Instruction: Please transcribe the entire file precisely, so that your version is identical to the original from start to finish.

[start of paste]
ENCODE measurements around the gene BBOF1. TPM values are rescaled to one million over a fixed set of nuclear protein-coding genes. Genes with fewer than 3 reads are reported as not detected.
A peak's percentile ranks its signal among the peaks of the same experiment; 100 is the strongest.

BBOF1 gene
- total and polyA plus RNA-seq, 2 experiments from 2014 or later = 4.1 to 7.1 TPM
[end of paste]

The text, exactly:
ENCODE measurements around the gene BBOF1. TPM values are rescaled to one million over a fixed set of nuclear protein-coding genes. Genes with fewer than 3 reads are reported as not detected.
A peak's percentile ranks its signal among the peaks of the same experiment; 100 is the strongest.

BBOF1 gene
- total and polyA plus RNA-seq, 2 experiments from 2014 or later = 4.1 to 7.1 TPM